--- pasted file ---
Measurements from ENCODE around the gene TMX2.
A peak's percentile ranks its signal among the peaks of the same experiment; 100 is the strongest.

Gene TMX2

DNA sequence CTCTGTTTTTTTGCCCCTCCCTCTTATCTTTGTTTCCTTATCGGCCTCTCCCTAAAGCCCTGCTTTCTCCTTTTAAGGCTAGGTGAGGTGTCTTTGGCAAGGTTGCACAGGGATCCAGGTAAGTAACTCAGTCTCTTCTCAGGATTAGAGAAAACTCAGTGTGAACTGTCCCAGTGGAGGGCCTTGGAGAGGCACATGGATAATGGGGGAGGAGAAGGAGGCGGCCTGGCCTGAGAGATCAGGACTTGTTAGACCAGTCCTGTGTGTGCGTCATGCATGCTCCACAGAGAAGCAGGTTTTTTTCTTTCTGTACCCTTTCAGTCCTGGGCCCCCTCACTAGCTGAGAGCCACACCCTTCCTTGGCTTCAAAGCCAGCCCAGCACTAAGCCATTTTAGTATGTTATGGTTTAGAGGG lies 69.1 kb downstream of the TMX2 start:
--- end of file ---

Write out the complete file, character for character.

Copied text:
Measurements from ENCODE around the gene TMX2.
A peak's percentile ranks its signal among the peaks of the same experiment; 100 is the strongest.

Gene TMX2

DNA sequence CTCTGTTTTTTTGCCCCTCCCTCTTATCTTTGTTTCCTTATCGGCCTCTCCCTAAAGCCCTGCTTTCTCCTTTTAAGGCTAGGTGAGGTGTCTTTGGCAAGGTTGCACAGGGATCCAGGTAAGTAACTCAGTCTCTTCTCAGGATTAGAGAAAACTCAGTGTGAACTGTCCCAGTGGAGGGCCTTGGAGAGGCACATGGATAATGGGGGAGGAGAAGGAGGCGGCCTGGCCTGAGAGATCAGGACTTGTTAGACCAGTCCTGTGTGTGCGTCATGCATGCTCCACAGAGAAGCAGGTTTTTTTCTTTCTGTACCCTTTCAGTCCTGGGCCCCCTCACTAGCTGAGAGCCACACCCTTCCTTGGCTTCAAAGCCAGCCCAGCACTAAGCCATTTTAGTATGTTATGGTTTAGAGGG lies 69.1 kb downstream of the TMX2 start: